"Sonny" who had been living a very rough life, sleeping under concrete parking ramps and the like is thriving.   He's living in a parked motorhome in someone's driveway in Richmond.  He looks great.  His hands are clean (if you knew Sonny, this in itself is a miracle) and more importantly has been clean of substances for several months.

"Kip" who landed a job as a cook at Tim Horton's just at the end of the shelter season, moved into some accomodation in New West and we'd been seeing him pretty regularly at the Community Meal but haven't seen him since the summer break.

"Otto", the man with a car and a job but no gas for the car to get to work (we gave him a huge bag of empties to buy gas) is not doing very well.  I ran into him in Vancouver's Downtown Eastside and he's lost pretty much everything.

Sadly, one of last winter's guests passed away this summer.  Mid 40s.  I don't know any details except it was sudden and tragic.  He only stayed with us a few nights, but he had a large, unforgettable personality.  He was a semi-regular at the Community Meal and his last meal with us was the last meal of the season.   That night, he dined outside with a couple others on the newly purchased picnic table.

"Dorothy"  dropped by the shelter for a coffee Sunday night.   She lived last winter in a permanently parked camper on the riverfront and joined us several nights when her propane ran out or it just got too cold to heat.  She was recently evicted by Vancouver Port Authority and is temporarily staying in a newer camper parked in the back driveway of a Richmond megahome, paying the owner $450 per month for the privilege.  She is looking for a better place to park her camper.

"Lance" was also evicted from a different camper parked in the same riverfront location.   His current whereabouts are unknown, but he now has a girlfriend and may be staying with her.  By the way, neither Dorothy nor Lance have a vehicle -- they get their campers repositioned by friends. 

"Roy" who stayed with us a couple nights last winter is in his regular spot in one of the city parks.  He's one of those folks who prefers the solitude of his own place rather than a shelter.  In Roy's case, his place is actually public property.  There was an article in the local paper about him living in this place, with a photo and description of its precise location and complaints from the users of that facility, but he's somehow managed to remain there. 

"Carl" is still in subsidized seniors housing in Burnaby and doing very well, hoping to return to Richmond one day when a spot opens up.  He occasionally joins us at the St Alban Community Meal and is trying to help his good friends "Will" and "Maurice" get accommodation.  Will and Maurice are 2 of our three returning regulars this year.  Will actually was placed in subsidized housing in Surrey last spring, but was evicted a couple months ago and is back in his tent in the same woods he and Carl spent last winter. Will and Maurice have a good lead on a suite in Richmond so let's hope that works out for them soon.  And I look forward to them appearing in the next "where are they now" list.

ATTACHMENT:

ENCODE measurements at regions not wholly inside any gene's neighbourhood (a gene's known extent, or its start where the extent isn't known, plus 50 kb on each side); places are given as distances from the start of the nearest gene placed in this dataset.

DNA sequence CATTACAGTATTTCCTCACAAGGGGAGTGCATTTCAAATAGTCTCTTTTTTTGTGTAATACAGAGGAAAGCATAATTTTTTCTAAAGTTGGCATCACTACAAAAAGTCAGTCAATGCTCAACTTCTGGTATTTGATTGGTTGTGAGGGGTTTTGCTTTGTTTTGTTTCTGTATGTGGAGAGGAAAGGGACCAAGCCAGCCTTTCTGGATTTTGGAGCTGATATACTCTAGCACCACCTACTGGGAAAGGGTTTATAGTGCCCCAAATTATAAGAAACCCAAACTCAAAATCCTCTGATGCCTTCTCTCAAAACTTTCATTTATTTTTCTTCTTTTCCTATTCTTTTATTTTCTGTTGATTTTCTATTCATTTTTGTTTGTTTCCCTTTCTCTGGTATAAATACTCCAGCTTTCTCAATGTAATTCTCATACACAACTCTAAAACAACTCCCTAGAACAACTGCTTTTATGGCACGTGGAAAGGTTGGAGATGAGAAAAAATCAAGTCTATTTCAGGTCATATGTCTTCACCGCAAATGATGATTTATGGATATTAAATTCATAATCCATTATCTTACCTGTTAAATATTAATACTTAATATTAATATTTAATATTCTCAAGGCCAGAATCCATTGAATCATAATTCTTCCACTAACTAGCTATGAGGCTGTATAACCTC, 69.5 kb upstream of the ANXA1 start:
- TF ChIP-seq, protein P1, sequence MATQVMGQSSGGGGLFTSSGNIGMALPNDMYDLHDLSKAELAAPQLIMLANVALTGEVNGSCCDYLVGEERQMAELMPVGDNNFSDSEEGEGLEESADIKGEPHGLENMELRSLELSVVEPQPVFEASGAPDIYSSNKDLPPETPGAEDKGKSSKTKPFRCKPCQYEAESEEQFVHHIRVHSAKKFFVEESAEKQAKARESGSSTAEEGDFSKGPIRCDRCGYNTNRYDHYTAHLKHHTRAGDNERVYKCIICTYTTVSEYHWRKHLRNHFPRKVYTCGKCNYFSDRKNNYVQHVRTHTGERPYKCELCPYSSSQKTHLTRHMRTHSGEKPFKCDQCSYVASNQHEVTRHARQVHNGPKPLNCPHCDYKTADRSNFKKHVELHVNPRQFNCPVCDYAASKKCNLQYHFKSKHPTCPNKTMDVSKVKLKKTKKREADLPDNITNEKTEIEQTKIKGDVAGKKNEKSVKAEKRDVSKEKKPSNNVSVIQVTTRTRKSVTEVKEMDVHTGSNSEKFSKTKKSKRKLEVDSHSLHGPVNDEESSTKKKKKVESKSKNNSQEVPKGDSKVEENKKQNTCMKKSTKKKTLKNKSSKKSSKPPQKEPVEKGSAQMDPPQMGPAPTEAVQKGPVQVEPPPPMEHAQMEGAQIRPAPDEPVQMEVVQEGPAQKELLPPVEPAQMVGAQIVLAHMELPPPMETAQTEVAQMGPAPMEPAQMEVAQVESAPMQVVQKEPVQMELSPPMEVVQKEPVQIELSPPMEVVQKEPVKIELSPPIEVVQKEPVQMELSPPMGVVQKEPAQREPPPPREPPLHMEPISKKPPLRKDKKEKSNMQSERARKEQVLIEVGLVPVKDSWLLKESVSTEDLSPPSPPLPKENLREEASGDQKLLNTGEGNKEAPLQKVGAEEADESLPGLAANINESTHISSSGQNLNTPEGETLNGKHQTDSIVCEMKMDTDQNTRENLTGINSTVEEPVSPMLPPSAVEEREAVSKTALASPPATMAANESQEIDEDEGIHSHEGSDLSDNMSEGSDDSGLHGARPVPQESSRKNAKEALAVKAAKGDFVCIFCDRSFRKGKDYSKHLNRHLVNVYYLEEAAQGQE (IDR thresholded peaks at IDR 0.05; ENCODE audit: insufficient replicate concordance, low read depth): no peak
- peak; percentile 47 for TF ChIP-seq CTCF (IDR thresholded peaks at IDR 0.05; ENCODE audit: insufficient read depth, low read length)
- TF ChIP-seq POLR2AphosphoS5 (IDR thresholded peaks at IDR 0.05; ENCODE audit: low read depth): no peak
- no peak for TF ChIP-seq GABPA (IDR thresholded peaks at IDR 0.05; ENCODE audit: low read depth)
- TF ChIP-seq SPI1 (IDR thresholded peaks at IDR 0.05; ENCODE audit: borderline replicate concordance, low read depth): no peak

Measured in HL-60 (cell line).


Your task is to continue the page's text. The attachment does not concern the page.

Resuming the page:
Friday, December 2, 2011

What's happening at the shelter?

It's cold out and the shelter's not open.  What's up?  

The temperature's been very close to meeting our criteria to declare an extreme weather alert, but not quite.   We do have the ability to stretch the criteria somewhat if we are aware of a big need on the streets, but we haven't seen this yet this winter.   Richmond House, the emergency shelter open year round reports minimal turnaways, so not a big demand there.   And during our 4 night activation a couple weeks ago, we saw 6 different individuals and only 3 of them stayed with us the last night we were open.     The temp dipped to -4 during that activation and hasn't hit -2 since.    With the latest forecast, there's a small chance we'll open as early as tomorrow (Sat) night and I'll be in contact with my counterpart at Richmond House each morning to make a decision based on the latest weather (and street) conditions.   I'll publish a new volunteer and staff schedule and send around an email as soon as we decide.  

Although our shelter isn't open tonight, a few of our extra mats will be put to good use.  I got a call from the Downtown Eastside Women's Center on Cordova who are short of mats and brought them a few of our extra mats today.  They are a 50 bed emergency shelter for women, open 365 days per year.  They've been operational for several years and been opening their doors at 11 pm.   This winter they are opening at 6 pm and the number of women staying with them has surged, so they need more mats.

Finally, the hall where our guests dine and sleep is going to be used for the annual St Alban Fair Trade Fair tomorrow, Sat 3 Dec, from 10 am to 2 pm. You might want to check it out.  More details here: http://www.bclocalnews.com/community/134783338.html  What's not mentioned is that the shelter will have an information table, with our fundraising team's gift bags on display offered to those who make a donation to the shelter.

Thanks again for being there for our shelter guests.  We'll be opening soon and it could be a long season.